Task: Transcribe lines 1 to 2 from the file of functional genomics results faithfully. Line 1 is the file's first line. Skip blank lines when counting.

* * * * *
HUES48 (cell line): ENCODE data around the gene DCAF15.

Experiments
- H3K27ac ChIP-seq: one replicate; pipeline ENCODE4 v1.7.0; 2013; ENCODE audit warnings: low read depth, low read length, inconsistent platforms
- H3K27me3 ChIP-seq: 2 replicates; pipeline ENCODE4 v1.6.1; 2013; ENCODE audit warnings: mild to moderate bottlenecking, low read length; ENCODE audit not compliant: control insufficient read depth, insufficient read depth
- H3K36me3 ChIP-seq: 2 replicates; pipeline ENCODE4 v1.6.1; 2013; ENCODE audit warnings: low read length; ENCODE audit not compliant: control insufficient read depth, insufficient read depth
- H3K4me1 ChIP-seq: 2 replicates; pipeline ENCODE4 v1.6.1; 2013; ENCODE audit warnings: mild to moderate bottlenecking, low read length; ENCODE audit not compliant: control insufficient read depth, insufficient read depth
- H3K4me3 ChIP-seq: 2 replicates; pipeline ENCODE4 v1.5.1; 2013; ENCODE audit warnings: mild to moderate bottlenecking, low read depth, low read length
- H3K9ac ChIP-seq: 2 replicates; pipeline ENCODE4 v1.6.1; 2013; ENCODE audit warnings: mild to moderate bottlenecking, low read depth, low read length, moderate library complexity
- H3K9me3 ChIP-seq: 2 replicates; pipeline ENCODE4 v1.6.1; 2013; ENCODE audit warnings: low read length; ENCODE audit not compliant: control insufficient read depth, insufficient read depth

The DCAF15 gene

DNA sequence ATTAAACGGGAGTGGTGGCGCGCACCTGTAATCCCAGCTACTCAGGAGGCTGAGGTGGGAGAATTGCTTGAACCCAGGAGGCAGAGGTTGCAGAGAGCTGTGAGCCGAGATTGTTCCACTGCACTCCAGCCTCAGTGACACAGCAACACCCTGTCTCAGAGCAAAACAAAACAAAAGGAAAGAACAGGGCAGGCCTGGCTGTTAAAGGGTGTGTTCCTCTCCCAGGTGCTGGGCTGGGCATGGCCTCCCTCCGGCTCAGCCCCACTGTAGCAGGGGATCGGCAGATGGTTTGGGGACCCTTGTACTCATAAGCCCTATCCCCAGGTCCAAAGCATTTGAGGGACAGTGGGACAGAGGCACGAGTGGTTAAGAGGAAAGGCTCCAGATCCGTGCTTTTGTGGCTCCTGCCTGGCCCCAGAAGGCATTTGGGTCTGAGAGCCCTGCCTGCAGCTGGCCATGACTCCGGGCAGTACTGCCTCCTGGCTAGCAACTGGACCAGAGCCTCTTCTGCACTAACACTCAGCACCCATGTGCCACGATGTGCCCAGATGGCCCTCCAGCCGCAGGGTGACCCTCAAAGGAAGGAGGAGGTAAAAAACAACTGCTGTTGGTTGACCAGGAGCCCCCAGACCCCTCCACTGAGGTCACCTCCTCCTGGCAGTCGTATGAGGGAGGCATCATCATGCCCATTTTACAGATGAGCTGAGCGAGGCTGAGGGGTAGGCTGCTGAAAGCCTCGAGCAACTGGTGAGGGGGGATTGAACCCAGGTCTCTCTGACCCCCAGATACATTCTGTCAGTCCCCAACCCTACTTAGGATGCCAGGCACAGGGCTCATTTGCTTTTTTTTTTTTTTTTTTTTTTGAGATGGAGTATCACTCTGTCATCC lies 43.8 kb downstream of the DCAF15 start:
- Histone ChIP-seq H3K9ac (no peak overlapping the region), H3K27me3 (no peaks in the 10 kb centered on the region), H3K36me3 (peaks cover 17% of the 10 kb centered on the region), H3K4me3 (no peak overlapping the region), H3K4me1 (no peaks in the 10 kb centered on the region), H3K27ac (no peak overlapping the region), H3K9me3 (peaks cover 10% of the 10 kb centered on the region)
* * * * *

HUES48 (cell line): ENCODE data around the gene DCAF15.

Experiments